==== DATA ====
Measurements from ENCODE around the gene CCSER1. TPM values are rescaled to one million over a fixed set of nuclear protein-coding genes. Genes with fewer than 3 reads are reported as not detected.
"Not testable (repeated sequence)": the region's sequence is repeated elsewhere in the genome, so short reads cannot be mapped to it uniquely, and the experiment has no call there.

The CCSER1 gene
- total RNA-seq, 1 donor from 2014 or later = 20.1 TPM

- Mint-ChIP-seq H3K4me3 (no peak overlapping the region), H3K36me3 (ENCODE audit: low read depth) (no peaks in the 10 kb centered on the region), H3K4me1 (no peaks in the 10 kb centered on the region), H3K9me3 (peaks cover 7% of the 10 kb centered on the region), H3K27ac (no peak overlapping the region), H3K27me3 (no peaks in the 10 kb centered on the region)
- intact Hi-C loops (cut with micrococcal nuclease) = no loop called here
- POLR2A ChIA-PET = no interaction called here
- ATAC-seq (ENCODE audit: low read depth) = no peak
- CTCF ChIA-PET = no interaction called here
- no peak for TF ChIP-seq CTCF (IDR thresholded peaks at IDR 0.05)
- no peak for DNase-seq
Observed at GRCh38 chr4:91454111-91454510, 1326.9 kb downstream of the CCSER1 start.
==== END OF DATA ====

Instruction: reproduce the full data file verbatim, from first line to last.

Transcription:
Measurements from ENCODE around the gene CCSER1. TPM values are rescaled to one million over a fixed set of nuclear protein-coding genes. Genes with fewer than 3 reads are reported as not detected.
"Not testable (repeated sequence)": the region's sequence is repeated elsewhere in the genome, so short reads cannot be mapped to it uniquely, and the experiment has no call there.

The CCSER1 gene
- total RNA-seq, 1 donor from 2014 or later = 20.1 TPM

- Mint-ChIP-seq H3K4me3 (no peak overlapping the region), H3K36me3 (ENCODE audit: low read depth) (no peaks in the 10 kb centered on the region), H3K4me1 (no peaks in the 10 kb centered on the region), H3K9me3 (peaks cover 7% of the 10 kb centered on the region), H3K27ac (no peak overlapping the region), H3K27me3 (no peaks in the 10 kb centered on the region)
- intact Hi-C loops (cut with micrococcal nuclease) = no loop called here
- POLR2A ChIA-PET = no interaction called here
- ATAC-seq (ENCODE audit: low read depth) = no peak
- CTCF ChIA-PET = no interaction called here
- no peak for TF ChIP-seq CTCF (IDR thresholded peaks at IDR 0.05)
- no peak for DNase-seq
Observed at GRCh38 chr4:91454111-91454510, 1326.9 kb downstream of the CCSER1 start.